Euro 2020: Man missed England win to donate stem cells

image copyrightSam Astley

image captionSam Astley said the appointment to have his bone marrow harvested had been made six weeks before the Wembley semi-final

A man who won tickets to see England’s Euro 2020 semi-final win over Denmark gave them up because he was due to donate stem cells the next morning.

Sam Astley, from Sedgley in the West Midlands, said he would have loved to have been at Wembley, but “there was no way I was going to delay this”.

He has been praised by the Anthony Nolan Trust and Gary Lineker, who said it was “amazing”.

Lineker added to calls on Twitter to get him tickets for the final instead.

“My girlfriend won a competition on Monday for tickets to the game, but obviously with me doing this donation today, there was no chance I was going to delay this,” Mr Astley said.

The appointment to donate the stem cells had been made six weeks previously after he signed up to be on Anthony Nolan Trust’s register at a football tournament organised by his partner’s friend Simon Wilkes.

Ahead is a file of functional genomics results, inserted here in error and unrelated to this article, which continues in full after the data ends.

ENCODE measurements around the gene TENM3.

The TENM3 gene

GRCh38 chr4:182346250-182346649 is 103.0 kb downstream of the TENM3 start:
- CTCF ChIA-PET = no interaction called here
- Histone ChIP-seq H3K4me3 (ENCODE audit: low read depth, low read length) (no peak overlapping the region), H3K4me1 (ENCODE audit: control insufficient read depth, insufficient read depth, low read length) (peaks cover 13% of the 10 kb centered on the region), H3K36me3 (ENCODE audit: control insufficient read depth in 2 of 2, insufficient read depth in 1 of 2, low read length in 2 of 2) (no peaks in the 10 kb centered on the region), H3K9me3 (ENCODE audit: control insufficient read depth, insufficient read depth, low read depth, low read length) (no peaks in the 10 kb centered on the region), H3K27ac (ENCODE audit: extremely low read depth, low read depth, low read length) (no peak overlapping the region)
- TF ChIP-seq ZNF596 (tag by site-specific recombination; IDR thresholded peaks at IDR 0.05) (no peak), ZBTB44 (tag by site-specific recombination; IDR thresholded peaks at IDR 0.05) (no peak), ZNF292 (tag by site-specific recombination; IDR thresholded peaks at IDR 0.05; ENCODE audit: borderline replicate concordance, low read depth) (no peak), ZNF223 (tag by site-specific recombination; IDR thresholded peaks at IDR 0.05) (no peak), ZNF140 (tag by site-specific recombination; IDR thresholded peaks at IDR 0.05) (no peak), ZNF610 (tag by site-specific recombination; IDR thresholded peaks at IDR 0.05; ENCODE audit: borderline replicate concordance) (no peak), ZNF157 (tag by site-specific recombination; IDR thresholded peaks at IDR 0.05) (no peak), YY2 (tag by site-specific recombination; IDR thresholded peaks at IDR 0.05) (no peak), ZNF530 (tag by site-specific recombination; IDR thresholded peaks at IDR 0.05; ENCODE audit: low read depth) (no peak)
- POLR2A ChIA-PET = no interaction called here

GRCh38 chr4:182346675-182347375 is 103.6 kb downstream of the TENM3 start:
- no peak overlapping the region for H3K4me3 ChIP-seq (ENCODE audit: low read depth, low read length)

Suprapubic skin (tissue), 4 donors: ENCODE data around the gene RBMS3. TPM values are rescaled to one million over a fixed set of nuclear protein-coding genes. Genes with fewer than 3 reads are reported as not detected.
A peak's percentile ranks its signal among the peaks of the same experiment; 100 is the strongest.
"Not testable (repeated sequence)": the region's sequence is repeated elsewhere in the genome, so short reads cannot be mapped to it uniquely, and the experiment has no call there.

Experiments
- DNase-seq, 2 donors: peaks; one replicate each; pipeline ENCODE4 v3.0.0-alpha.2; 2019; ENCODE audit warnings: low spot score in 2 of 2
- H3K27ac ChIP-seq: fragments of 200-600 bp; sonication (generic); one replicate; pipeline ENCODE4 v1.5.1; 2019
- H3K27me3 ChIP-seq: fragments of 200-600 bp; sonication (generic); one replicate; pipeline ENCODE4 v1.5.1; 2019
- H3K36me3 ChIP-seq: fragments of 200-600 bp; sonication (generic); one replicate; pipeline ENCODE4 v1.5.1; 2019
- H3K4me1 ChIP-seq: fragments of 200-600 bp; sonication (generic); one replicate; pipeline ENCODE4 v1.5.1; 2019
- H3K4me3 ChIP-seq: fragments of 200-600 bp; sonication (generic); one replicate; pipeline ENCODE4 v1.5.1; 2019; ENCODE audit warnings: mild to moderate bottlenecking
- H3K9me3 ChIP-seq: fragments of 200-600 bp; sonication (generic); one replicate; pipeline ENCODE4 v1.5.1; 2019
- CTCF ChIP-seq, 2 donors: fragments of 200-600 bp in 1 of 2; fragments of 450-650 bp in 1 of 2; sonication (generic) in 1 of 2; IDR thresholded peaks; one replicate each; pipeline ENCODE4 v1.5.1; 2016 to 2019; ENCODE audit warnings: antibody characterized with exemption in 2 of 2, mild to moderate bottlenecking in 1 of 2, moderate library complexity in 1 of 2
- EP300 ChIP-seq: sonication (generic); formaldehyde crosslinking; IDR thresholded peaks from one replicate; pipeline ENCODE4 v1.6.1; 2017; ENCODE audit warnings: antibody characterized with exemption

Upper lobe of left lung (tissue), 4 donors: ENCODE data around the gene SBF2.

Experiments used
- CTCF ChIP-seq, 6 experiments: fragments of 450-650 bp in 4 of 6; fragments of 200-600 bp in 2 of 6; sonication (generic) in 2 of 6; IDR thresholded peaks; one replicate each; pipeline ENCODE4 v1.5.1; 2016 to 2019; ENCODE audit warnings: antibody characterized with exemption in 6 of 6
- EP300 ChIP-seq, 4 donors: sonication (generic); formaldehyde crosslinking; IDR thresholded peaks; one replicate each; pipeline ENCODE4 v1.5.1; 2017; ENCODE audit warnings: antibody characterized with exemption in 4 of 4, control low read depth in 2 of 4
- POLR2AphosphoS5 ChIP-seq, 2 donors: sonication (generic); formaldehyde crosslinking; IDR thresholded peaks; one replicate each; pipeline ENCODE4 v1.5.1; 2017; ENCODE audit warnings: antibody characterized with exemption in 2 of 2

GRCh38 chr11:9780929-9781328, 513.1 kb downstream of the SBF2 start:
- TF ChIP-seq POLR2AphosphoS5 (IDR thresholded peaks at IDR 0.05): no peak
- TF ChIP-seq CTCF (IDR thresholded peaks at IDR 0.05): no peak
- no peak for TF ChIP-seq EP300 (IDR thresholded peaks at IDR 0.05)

He said: “Simon suffers from a form of blood cancer himself so [he] invites Anthony Nolan to the charity events and encourages as many people as possible to sign up to the register.”

image copyrightSam Astley

image captionSam’s partner Beth Hill won tickets for the Wembley semi-final

Mr Astley’s partner Beth Hill, who has been working as a critical care nurse with coronavirus patients for the past 18 months, could not go either after a colleague tested positive, forcing her to isolate.

He said instead of being part of the raucous Wembley atmosphere, he watched it from a hospital bed.

The procedure he underwent on Thursday involves the removal of bone marrow containing stem cells from his hip bones. He is now recovering in hospital.

In a tweet, Mr Astley, 24, also thanked Gary Lineker for his support and for “all the wonderful messages”.

“Sam has shown us all what a true hero he really is, by putting his own once-in-a-lifetime opportunity to see England play at Wembley aside, to give someone with blood cancer or a blood disorder their best chance at survival and we simply cannot thank him enough,” Anthony Nolan’s chief executive Henny Braund said.

“We really hope he is able to get tickets to the final.”

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